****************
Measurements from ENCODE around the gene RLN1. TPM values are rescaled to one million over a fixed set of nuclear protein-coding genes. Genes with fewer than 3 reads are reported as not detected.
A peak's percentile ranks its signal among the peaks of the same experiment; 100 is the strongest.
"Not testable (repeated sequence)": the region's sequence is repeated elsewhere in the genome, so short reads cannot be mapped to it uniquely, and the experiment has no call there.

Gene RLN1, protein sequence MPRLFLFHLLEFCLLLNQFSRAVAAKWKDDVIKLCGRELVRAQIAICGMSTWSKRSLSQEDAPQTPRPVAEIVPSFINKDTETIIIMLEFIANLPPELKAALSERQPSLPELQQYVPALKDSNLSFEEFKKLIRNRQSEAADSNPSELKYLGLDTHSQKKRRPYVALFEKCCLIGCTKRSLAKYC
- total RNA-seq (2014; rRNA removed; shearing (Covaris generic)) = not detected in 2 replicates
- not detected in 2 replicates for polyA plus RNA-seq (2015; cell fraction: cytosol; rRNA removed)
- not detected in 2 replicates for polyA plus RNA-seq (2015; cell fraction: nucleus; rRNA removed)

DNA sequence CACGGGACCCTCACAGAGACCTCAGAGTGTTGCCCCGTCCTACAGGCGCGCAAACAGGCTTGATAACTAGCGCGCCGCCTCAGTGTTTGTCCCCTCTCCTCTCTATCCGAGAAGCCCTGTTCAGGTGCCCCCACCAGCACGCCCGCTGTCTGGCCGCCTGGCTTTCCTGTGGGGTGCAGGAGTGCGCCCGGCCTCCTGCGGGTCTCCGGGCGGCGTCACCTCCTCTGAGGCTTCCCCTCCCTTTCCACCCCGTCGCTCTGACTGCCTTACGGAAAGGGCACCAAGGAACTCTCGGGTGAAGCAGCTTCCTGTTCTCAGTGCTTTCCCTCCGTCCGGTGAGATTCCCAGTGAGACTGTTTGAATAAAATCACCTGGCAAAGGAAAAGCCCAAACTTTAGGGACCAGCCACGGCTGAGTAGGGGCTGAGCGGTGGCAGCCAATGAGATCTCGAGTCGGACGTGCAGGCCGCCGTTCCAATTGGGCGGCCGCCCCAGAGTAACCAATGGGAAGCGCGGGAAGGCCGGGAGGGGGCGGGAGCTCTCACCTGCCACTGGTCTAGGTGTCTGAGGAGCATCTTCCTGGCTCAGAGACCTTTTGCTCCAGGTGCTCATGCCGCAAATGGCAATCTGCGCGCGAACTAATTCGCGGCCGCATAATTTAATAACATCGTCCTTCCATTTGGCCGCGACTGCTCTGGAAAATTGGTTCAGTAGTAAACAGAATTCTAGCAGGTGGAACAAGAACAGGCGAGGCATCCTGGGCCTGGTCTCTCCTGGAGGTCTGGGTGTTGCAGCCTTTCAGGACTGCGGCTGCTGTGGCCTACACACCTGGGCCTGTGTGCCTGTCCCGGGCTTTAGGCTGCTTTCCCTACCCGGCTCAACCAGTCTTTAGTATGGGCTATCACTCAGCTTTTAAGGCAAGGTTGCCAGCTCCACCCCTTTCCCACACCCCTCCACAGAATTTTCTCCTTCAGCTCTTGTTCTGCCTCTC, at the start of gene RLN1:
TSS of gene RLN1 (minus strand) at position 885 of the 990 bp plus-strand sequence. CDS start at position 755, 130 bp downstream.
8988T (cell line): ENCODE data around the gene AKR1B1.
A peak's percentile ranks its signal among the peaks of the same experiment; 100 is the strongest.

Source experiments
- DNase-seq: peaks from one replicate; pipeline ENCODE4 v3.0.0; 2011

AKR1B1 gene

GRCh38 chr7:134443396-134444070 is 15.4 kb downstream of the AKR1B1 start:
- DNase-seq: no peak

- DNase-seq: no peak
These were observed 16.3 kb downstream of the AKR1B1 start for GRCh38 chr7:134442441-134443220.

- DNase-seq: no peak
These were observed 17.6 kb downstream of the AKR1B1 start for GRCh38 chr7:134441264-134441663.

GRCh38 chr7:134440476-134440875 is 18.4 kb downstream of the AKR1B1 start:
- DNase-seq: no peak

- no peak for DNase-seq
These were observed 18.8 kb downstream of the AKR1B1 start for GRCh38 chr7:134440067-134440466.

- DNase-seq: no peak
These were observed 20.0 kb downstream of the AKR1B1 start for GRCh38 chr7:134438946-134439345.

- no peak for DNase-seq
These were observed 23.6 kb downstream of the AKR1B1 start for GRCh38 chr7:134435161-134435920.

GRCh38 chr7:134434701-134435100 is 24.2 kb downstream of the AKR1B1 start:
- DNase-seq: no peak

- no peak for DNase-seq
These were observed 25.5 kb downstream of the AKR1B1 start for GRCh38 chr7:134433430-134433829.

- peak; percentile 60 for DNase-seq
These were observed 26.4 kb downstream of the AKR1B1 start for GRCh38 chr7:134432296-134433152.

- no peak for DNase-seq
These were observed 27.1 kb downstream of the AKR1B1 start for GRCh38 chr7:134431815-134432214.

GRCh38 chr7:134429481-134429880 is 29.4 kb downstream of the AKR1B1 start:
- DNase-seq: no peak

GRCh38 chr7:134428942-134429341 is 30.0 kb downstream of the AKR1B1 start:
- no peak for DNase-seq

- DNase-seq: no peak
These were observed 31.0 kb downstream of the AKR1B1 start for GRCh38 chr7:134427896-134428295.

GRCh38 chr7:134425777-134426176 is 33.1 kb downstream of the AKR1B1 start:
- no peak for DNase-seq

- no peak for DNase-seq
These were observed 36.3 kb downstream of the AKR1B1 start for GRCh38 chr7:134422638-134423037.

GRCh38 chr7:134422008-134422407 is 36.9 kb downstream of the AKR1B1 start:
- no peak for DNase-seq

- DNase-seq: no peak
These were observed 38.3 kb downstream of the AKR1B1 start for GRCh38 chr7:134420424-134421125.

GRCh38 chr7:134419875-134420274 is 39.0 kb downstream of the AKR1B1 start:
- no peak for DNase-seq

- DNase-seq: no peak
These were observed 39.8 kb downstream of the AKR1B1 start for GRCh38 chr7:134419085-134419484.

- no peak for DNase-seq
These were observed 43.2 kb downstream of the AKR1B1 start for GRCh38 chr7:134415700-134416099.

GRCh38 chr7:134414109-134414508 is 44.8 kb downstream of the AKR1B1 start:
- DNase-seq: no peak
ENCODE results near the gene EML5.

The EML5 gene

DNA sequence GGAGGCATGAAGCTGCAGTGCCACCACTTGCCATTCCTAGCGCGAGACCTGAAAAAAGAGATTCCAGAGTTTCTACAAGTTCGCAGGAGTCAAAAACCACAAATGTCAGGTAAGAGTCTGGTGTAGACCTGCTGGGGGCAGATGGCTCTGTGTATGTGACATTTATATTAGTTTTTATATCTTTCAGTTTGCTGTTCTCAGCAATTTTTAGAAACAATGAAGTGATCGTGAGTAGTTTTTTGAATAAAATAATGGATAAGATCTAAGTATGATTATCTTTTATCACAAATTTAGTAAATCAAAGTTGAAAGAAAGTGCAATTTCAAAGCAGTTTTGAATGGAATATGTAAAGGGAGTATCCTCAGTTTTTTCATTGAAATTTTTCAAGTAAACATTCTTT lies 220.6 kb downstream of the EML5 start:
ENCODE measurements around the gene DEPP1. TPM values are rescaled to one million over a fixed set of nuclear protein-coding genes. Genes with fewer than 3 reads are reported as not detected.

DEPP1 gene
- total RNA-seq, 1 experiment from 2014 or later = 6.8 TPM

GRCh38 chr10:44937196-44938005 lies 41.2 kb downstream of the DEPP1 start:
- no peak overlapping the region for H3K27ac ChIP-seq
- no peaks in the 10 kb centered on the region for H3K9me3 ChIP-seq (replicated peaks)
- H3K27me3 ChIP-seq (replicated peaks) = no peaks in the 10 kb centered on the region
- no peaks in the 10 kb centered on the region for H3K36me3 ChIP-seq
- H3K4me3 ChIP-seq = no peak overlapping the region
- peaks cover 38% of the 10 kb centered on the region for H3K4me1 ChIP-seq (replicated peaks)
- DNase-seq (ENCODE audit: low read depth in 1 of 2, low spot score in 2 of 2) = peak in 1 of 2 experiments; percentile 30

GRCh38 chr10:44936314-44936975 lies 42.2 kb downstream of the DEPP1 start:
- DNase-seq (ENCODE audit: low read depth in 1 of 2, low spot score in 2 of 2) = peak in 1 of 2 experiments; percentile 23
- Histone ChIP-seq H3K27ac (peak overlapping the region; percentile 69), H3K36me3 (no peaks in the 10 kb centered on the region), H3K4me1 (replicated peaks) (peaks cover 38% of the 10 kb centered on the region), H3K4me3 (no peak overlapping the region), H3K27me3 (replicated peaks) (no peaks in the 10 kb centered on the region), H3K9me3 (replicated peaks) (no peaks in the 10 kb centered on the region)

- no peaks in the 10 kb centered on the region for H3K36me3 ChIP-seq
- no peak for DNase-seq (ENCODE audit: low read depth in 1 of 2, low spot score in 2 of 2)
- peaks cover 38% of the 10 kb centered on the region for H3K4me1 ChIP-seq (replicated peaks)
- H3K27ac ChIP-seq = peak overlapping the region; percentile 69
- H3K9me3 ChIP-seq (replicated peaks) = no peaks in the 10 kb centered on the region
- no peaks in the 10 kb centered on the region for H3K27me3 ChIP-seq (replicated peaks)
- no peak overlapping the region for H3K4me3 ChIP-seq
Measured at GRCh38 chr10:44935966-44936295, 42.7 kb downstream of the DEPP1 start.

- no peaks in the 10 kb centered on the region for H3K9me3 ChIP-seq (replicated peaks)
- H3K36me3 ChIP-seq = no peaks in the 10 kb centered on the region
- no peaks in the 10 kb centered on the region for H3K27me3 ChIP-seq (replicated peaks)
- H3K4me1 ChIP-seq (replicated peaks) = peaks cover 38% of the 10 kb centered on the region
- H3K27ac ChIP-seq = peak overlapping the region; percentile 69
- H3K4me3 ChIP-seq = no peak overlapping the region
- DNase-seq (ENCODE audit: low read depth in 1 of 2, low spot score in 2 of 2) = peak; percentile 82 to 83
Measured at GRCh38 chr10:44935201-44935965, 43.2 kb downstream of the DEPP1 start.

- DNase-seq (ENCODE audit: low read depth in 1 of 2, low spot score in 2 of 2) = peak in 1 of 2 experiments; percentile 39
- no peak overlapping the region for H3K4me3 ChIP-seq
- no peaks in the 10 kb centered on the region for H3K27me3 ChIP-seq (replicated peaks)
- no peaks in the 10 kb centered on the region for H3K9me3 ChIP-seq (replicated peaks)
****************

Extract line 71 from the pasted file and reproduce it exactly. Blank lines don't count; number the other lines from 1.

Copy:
- peaks cover 38% of the 10 kb centered on the region for H3K4me1 ChIP-seq (replicated peaks)